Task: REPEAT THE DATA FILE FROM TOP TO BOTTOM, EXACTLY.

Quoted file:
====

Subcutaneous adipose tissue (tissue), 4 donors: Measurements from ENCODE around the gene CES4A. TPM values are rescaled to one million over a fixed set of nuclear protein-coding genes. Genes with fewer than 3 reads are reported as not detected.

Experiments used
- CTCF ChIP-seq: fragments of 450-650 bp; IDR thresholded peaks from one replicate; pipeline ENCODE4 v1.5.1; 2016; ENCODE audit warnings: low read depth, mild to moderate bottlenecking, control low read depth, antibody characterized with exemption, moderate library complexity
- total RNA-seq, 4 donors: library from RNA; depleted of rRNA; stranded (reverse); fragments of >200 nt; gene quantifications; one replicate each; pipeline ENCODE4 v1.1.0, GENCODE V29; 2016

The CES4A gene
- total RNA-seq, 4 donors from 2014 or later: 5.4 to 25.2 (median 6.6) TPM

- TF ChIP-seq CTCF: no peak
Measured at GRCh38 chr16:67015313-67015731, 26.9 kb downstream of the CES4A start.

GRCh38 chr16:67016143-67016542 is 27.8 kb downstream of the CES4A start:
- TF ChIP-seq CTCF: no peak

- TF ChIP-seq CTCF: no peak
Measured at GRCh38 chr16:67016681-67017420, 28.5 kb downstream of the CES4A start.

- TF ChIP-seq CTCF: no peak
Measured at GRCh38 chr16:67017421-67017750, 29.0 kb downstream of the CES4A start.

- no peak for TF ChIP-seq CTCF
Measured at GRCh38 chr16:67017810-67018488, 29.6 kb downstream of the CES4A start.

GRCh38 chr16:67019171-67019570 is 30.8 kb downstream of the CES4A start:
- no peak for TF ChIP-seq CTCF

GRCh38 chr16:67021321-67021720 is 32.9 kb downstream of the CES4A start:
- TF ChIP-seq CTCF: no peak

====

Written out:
Subcutaneous adipose tissue (tissue), 4 donors: Measurements from ENCODE around the gene CES4A. TPM values are rescaled to one million over a fixed set of nuclear protein-coding genes. Genes with fewer than 3 reads are reported as not detected.

Experiments used
- CTCF ChIP-seq: fragments of 450-650 bp; IDR thresholded peaks from one replicate; pipeline ENCODE4 v1.5.1; 2016; ENCODE audit warnings: low read depth, mild to moderate bottlenecking, control low read depth, antibody characterized with exemption, moderate library complexity
- total RNA-seq, 4 donors: library from RNA; depleted of rRNA; stranded (reverse); fragments of >200 nt; gene quantifications; one replicate each; pipeline ENCODE4 v1.1.0, GENCODE V29; 2016

The CES4A gene
- total RNA-seq, 4 donors from 2014 or later: 5.4 to 25.2 (median 6.6) TPM

- TF ChIP-seq CTCF: no peak
Measured at GRCh38 chr16:67015313-67015731, 26.9 kb downstream of the CES4A start.

GRCh38 chr16:67016143-67016542 is 27.8 kb downstream of the CES4A start:
- TF ChIP-seq CTCF: no peak

- TF ChIP-seq CTCF: no peak
Measured at GRCh38 chr16:67016681-67017420, 28.5 kb downstream of the CES4A start.

- TF ChIP-seq CTCF: no peak
Measured at GRCh38 chr16:67017421-67017750, 29.0 kb downstream of the CES4A start.

- no peak for TF ChIP-seq CTCF
Measured at GRCh38 chr16:67017810-67018488, 29.6 kb downstream of the CES4A start.

GRCh38 chr16:67019171-67019570 is 30.8 kb downstream of the CES4A start:
- no peak for TF ChIP-seq CTCF

GRCh38 chr16:67021321-67021720 is 32.9 kb downstream of the CES4A start:
- TF ChIP-seq CTCF: no peak